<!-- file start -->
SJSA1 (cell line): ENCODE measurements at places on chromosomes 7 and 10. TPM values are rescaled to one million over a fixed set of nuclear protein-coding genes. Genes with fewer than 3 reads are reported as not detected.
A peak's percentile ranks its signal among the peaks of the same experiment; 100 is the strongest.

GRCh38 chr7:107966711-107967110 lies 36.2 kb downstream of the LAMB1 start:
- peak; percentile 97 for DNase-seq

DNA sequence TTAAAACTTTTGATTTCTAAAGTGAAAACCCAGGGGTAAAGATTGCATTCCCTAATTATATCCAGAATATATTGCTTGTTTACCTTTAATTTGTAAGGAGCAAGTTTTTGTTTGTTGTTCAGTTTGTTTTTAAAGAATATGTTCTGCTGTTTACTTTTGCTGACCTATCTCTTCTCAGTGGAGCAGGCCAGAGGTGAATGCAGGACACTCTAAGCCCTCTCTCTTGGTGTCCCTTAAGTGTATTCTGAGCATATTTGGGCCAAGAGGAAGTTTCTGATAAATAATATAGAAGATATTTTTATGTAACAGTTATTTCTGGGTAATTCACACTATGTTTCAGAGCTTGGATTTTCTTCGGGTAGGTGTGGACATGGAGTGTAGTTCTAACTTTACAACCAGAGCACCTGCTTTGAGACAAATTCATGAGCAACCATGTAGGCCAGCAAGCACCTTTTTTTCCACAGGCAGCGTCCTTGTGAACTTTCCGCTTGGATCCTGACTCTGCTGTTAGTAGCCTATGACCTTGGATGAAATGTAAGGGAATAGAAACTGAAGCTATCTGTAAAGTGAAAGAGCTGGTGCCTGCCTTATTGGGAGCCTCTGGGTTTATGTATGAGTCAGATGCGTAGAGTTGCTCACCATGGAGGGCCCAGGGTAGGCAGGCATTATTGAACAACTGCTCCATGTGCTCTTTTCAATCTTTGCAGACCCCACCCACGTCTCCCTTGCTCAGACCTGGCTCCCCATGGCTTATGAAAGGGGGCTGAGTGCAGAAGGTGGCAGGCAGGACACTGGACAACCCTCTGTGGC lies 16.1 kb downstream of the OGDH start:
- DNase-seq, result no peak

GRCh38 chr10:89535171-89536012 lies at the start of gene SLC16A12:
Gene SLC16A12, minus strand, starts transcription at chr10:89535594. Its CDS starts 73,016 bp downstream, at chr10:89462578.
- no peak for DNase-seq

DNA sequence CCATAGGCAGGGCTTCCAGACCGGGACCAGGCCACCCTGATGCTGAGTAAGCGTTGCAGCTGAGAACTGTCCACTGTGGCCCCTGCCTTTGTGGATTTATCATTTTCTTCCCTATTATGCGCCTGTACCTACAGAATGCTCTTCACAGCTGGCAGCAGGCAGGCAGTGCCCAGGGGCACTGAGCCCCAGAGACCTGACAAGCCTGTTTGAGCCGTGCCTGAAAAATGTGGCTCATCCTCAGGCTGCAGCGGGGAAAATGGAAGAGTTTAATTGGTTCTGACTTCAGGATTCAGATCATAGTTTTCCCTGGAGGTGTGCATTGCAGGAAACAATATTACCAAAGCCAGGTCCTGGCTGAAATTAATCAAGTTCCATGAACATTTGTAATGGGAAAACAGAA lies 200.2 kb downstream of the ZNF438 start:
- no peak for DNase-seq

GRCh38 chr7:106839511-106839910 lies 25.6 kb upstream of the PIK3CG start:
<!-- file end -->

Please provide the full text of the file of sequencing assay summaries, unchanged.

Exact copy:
SJSA1 (cell line): ENCODE measurements at places on chromosomes 7 and 10. TPM values are rescaled to one million over a fixed set of nuclear protein-coding genes. Genes with fewer than 3 reads are reported as not detected.
A peak's percentile ranks its signal among the peaks of the same experiment; 100 is the strongest.

GRCh38 chr7:107966711-107967110 lies 36.2 kb downstream of the LAMB1 start:
- peak; percentile 97 for DNase-seq

DNA sequence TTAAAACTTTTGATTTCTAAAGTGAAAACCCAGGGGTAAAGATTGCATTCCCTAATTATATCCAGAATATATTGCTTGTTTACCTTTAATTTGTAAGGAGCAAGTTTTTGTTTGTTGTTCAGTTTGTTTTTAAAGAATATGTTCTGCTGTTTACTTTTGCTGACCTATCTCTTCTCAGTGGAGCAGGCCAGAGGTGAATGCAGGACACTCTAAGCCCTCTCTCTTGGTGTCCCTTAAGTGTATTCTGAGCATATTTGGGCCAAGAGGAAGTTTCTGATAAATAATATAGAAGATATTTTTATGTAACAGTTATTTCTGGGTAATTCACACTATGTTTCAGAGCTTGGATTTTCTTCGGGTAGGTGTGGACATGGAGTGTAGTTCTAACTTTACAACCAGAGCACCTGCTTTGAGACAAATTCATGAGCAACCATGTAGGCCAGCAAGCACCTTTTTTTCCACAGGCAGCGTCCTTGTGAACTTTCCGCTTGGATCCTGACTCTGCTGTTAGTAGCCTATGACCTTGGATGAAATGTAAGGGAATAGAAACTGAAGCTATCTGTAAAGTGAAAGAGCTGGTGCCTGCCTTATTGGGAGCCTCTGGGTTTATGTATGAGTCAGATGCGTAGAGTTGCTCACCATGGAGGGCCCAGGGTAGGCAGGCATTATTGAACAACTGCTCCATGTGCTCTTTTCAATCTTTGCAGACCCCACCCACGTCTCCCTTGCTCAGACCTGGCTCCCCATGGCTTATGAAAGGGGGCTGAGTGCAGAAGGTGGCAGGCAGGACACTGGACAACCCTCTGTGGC lies 16.1 kb downstream of the OGDH start:
- DNase-seq, result no peak

GRCh38 chr10:89535171-89536012 lies at the start of gene SLC16A12:
Gene SLC16A12, minus strand, starts transcription at chr10:89535594. Its CDS starts 73,016 bp downstream, at chr10:89462578.
- no peak for DNase-seq

DNA sequence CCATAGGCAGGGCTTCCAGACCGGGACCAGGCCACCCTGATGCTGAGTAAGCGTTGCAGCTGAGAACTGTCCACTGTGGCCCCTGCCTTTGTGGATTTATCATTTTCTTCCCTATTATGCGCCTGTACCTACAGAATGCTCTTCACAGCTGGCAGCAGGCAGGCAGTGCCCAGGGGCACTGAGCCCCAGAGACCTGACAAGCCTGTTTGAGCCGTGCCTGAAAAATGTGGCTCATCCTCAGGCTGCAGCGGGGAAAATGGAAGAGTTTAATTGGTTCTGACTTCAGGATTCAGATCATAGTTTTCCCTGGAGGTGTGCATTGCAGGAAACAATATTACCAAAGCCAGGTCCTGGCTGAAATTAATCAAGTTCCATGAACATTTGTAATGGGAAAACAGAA lies 200.2 kb downstream of the ZNF438 start:
- no peak for DNase-seq

GRCh38 chr7:106839511-106839910 lies 25.6 kb upstream of the PIK3CG start: